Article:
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RADIO

About The Production
Because Radio is a story about life in a small Southern town, one of the biggest casting searches was for the ideal location – one that dovetailed with both the artistic and practical considerations of filmmaking.

The town of Anderson, South Carolina, where the movie takes place, was eliminated from the competition because it has undergone a great deal of modernization in the past 30 years. A number of other Southern hamlets were considered. Each had one or two proper locations. But there were always compromises that had to be made. For instance, a town in the vicinity of Atlanta had a good high school. But because it was a working school, the production would only be able to use it on weekends. Nonetheless, Tollin, producer Herbert W. Gains and production designer Clay A. Griffith were pretty much settled on the town -- despite the inconveniences it presented -- when a representative for the South Carolina Film Commission said she had one more place that might work.

As they pulled into Walterboro, which is situated about an hour from Charleston, Tollin, Griffith and Gains were excited to see that it offered almost every location they needed. There was an old high school that is now part of the University of South Carolina, which just happened to be next to an empty gym. There was also an empty jail and an empty bank. When they arrived at the football stadium, a block away, Gains recalls, "We walked around and met on the 50-yard line and, in unison, we said 'This is it!' When writer Mike Rich arrived he was amazed at how much the town matched his set descriptions, even down to the diagonal parking across the street from the barbershop. It was ideal that we wound up in South Carolina since it was a South Carolina story."

The sleepy town of Walterboro was as compact as the back lot of a studio. No location was more than a five-minute drive from the other. And a newly constructed apartment complex provided comfortable housing for the crew.

Griffith had recently worked down south on Sweet Home Alabama and had also explored and photographed other southern towns as research for Radio. The fact that Walterboro seems somewhat entrenched in the past perfectly suited his design concept for the film. "I was looking for a town that was a blank slate, because we had a limited art department budget," he says. "I had always had this kind of small rural town in mind, though I never thought I'd actually find it."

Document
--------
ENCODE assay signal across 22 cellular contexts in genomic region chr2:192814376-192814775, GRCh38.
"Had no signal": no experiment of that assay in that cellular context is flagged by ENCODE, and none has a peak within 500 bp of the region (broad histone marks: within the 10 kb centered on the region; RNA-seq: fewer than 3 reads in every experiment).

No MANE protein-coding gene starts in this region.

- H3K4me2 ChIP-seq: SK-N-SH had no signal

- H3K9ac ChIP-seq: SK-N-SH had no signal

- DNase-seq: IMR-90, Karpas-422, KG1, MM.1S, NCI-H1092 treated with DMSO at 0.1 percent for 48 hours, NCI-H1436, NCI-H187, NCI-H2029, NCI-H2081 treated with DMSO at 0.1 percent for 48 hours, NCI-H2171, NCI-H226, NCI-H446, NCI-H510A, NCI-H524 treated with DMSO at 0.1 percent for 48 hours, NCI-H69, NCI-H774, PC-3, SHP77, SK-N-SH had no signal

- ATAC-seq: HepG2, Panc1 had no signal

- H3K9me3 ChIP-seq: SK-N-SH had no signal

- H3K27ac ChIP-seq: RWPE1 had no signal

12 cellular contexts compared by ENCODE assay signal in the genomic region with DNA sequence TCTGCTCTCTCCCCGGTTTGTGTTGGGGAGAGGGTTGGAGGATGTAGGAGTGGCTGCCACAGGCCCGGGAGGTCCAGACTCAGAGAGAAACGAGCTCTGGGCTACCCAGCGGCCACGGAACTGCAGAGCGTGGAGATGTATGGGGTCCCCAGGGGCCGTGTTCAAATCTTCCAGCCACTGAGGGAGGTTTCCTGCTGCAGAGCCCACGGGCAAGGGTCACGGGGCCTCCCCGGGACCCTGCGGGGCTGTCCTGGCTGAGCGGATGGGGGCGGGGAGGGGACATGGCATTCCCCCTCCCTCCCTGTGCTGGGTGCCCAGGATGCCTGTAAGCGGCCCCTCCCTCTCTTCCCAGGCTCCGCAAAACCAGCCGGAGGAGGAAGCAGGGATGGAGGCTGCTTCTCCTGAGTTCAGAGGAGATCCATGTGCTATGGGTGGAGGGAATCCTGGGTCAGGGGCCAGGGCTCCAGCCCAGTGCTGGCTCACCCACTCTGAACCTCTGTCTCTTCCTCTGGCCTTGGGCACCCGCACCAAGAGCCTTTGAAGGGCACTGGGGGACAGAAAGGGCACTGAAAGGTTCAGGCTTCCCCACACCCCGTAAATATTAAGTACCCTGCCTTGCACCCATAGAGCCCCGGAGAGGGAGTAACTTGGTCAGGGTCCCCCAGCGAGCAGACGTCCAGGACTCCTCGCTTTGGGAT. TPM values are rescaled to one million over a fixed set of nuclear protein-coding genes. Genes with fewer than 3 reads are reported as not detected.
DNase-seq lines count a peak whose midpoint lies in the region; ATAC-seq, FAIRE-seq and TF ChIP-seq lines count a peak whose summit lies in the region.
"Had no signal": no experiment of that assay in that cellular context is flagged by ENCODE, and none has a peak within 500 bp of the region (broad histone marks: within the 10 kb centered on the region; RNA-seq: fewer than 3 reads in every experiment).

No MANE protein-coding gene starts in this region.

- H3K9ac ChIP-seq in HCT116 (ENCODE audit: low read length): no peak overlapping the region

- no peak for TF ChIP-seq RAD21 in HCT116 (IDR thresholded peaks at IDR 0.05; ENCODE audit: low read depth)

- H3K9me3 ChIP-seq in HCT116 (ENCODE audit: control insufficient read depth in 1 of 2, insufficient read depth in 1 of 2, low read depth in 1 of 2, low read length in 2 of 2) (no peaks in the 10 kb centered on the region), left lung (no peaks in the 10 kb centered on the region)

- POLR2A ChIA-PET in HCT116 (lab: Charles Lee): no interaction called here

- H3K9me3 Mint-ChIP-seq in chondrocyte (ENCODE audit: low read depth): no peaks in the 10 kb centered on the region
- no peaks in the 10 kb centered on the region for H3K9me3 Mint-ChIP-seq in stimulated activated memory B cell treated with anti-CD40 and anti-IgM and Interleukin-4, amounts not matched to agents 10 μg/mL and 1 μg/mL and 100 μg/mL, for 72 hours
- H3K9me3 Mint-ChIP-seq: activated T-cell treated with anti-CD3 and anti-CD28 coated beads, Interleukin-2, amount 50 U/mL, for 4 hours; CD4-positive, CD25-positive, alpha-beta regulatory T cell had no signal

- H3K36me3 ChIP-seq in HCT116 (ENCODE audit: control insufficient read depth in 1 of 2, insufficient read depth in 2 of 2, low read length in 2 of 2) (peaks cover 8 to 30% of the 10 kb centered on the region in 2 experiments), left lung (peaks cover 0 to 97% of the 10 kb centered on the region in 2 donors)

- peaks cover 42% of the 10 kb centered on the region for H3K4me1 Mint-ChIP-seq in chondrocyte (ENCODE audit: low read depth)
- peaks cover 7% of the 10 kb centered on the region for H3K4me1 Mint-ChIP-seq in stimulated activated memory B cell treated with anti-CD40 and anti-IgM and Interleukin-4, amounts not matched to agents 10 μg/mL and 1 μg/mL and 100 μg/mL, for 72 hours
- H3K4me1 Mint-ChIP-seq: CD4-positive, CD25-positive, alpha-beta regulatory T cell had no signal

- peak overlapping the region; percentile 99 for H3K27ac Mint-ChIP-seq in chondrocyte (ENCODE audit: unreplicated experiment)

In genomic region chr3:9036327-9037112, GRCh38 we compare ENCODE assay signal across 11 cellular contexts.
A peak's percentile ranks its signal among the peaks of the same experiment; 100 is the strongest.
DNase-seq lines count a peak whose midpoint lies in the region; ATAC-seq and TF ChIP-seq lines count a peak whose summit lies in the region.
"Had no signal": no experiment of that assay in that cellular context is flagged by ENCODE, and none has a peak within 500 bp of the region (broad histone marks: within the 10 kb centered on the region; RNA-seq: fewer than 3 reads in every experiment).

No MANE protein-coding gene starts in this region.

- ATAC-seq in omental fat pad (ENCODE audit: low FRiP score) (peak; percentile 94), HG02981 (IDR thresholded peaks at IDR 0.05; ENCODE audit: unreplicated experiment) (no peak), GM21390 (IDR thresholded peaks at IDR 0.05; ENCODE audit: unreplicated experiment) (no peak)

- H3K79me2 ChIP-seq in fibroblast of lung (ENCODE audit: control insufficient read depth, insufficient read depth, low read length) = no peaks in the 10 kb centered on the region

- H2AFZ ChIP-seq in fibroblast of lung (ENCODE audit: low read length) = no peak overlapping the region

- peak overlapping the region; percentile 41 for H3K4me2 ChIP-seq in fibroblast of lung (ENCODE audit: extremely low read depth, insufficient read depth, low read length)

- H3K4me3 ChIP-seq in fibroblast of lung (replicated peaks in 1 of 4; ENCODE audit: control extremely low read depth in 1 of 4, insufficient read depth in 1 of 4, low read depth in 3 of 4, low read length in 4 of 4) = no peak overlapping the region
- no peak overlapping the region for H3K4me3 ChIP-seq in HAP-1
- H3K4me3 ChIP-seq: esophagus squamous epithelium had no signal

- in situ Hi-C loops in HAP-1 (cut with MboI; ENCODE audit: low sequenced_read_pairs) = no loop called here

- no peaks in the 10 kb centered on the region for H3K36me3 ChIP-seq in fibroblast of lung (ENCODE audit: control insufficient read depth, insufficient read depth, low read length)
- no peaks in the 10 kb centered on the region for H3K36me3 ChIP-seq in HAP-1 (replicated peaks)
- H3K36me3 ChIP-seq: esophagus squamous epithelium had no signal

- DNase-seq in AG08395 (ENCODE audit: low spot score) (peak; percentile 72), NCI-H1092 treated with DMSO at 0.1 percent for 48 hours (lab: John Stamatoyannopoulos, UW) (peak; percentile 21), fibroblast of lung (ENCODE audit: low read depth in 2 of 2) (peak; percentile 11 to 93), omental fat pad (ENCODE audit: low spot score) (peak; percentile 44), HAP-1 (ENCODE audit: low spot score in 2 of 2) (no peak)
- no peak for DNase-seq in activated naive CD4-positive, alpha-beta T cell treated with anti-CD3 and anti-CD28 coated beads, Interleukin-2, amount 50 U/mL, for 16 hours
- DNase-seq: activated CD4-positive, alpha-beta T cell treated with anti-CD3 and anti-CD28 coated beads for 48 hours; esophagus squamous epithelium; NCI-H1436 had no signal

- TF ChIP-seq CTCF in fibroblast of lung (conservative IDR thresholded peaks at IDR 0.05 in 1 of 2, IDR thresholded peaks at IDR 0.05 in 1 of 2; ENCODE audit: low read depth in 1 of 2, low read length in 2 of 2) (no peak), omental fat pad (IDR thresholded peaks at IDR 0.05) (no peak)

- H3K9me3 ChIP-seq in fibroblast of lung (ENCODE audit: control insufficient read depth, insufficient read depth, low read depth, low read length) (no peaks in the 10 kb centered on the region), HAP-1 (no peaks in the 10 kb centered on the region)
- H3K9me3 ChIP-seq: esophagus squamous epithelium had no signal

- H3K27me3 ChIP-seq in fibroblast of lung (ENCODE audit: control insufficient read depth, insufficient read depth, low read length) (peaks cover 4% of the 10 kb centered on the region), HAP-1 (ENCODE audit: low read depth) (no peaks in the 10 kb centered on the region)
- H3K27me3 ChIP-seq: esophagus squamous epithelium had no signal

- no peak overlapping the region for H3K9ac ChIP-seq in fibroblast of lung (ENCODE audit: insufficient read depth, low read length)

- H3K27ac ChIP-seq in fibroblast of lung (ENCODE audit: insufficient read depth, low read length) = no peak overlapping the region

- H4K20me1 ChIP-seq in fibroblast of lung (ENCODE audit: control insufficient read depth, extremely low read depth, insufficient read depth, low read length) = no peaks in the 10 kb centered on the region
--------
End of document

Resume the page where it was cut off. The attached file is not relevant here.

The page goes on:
Griffith chose the small town of Walterboro, South Carolina, for the filming for its simplicity in architecture that has been unchanged since the 50s. It allowed him to redefine Walterboro and make it appear as if it were a current 70s intimate town. The effect was achieved by redressing the entire main street with signage and shop fronts reminiscent of the period. Griffith also was given free range to architecturally alter existing buildings and change the color palate of the buildings to illustrate the flair and style of the ‘70s.

Griffith's grandfather had been a pharmacist in a small town in Tennessee, and the film afforded him the opportunity to recreate his pharmacy as one of the storefronts. Along with the pharmacy, Griffith created a barbershop, ice cream parlor and Laundromat, among others. "What's amazing," says Griffith, "is that back in the 70s there were individually owned businesses as opposed to today's commercialization. That allowed me to give the shops a lot more character. This picture was a very pe

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